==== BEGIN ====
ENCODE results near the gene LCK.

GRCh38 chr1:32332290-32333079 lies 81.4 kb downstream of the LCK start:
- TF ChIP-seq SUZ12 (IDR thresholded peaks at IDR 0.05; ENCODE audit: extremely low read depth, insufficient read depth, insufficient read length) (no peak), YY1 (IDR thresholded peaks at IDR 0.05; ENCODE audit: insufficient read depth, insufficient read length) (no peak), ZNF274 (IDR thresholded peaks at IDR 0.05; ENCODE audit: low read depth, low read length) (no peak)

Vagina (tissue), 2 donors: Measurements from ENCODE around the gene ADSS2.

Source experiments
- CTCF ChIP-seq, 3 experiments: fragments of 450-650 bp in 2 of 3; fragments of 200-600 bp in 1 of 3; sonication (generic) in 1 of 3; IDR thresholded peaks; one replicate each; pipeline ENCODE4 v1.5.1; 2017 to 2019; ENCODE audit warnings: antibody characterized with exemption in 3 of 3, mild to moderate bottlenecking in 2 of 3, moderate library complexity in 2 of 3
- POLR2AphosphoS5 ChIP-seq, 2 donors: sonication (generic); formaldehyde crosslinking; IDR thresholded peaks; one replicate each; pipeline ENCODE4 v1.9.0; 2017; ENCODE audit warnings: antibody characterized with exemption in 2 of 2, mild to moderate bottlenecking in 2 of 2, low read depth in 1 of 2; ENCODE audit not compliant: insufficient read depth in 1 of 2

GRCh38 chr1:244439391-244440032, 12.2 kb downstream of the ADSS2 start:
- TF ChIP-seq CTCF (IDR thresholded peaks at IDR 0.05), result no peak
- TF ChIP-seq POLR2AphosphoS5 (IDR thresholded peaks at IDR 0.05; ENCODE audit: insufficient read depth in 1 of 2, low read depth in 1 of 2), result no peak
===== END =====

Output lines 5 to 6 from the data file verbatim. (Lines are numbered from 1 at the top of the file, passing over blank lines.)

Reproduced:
Source experiments
- CTCF ChIP-seq, 3 experiments: fragments of 450-650 bp in 2 of 3; fragments of 200-600 bp in 1 of 3; sonication (generic) in 1 of 3; IDR thresholded peaks; one replicate each; pipeline ENCODE4 v1.5.1; 2017 to 2019; ENCODE audit warnings: antibody characterized with exemption in 3 of 3, mild to moderate bottlenecking in 2 of 3, moderate library complexity in 2 of 3